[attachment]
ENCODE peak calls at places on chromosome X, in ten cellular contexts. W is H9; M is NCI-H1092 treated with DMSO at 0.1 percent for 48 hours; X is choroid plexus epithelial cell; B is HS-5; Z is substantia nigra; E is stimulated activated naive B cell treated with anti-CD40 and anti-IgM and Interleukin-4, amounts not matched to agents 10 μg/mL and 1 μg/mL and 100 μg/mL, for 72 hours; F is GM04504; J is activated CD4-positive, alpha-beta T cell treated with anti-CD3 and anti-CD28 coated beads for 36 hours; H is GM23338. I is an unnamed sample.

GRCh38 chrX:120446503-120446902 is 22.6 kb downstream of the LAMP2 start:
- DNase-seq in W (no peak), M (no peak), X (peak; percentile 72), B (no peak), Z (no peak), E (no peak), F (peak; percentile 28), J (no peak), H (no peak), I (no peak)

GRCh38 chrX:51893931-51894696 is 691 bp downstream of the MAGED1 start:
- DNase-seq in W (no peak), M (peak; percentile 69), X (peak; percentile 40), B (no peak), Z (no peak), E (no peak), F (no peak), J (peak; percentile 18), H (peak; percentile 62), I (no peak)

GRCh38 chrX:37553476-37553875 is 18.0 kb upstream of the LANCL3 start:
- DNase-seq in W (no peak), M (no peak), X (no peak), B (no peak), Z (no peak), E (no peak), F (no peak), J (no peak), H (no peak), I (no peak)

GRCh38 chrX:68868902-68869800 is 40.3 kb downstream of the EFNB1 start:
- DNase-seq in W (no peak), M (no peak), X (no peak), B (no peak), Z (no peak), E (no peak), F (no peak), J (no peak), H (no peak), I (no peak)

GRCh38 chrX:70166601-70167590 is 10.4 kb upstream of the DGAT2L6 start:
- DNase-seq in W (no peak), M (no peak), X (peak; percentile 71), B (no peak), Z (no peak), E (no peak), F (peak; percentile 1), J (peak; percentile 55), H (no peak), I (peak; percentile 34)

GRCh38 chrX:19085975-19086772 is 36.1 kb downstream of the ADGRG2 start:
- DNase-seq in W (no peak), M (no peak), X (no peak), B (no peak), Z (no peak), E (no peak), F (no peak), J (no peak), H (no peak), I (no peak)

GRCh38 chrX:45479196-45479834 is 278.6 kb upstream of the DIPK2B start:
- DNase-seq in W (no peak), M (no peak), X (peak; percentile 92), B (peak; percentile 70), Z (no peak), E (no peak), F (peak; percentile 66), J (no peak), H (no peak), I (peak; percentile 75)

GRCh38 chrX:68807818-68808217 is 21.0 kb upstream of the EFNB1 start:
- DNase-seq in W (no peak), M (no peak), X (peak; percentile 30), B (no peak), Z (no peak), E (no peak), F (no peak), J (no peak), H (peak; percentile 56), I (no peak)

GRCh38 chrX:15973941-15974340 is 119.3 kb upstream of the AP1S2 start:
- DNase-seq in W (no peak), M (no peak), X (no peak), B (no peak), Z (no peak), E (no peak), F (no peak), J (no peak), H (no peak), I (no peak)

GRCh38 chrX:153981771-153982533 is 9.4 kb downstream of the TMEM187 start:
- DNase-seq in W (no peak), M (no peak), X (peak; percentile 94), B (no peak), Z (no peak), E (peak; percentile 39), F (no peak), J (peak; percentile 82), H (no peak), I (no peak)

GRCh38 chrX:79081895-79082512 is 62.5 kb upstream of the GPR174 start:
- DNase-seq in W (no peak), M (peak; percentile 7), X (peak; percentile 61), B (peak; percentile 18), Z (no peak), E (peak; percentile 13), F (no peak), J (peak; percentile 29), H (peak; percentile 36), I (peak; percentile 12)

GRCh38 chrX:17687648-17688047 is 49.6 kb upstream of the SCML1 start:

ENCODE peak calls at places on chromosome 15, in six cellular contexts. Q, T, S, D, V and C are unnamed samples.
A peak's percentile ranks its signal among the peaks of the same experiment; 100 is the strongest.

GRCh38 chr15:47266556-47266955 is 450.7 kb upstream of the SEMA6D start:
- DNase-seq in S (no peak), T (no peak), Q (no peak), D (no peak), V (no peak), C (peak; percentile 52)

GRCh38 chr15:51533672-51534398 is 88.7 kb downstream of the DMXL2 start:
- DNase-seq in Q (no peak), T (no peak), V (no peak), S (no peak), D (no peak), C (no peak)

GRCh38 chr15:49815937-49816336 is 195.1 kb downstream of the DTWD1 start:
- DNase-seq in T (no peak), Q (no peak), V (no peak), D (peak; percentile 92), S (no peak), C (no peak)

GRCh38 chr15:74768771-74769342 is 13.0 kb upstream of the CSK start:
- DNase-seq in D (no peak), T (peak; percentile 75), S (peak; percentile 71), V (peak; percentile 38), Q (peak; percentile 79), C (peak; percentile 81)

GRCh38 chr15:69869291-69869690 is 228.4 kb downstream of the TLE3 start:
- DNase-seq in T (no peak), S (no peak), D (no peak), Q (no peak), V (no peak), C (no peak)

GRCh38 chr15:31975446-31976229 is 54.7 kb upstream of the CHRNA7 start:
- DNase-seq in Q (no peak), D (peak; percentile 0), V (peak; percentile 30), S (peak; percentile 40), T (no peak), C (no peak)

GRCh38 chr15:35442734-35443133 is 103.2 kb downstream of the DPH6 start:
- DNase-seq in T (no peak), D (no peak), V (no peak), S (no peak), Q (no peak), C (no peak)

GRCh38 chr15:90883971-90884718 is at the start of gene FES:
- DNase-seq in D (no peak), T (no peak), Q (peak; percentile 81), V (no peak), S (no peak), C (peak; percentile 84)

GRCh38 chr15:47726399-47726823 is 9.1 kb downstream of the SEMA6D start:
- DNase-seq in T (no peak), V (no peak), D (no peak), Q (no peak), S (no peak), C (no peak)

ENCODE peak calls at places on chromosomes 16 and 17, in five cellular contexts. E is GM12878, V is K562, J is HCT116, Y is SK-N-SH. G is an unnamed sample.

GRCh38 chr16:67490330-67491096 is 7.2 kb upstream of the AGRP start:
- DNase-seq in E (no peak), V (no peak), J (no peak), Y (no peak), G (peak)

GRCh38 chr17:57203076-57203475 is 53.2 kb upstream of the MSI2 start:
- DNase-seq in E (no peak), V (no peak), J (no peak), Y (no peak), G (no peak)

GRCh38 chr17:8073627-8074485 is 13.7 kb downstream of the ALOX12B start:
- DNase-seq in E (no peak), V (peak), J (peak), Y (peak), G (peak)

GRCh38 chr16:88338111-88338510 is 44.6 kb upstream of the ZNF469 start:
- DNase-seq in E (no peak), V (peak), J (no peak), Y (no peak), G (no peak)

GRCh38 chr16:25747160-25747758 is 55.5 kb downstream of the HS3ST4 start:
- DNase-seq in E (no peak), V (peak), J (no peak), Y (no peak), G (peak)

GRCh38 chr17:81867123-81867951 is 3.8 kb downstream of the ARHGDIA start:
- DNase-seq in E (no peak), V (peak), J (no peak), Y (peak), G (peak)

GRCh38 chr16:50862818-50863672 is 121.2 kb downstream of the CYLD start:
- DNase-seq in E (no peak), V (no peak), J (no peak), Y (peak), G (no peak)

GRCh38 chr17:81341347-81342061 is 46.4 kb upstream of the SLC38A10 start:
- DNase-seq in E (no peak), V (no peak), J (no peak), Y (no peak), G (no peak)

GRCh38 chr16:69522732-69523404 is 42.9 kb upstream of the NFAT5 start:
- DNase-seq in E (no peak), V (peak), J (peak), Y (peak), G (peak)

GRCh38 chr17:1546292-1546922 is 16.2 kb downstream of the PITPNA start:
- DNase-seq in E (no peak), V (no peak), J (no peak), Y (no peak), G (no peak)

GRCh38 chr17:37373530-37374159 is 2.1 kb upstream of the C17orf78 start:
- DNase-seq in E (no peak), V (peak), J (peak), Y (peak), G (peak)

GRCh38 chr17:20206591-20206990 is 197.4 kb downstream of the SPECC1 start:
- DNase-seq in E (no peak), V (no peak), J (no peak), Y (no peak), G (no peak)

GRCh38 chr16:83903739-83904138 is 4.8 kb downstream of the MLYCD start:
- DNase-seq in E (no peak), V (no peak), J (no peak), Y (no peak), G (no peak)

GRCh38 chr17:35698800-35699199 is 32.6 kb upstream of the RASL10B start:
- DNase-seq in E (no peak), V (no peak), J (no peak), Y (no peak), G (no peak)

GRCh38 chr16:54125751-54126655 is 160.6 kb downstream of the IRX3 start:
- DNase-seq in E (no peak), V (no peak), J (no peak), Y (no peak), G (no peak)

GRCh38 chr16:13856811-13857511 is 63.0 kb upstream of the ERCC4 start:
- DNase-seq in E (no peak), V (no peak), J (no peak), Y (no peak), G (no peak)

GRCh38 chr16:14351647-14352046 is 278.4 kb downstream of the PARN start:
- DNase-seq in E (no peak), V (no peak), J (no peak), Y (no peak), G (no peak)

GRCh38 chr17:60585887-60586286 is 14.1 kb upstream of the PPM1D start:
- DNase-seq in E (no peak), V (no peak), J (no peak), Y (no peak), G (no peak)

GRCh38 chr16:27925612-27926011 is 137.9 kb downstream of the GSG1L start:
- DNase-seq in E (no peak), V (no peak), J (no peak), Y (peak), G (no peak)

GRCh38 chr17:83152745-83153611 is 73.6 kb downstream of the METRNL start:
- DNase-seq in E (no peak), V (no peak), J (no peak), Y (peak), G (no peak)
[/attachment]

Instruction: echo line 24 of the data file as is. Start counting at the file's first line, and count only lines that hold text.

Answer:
GRCh38 chrX:17687648-17688047 is 49.6 kb upstream of the SCML1 start: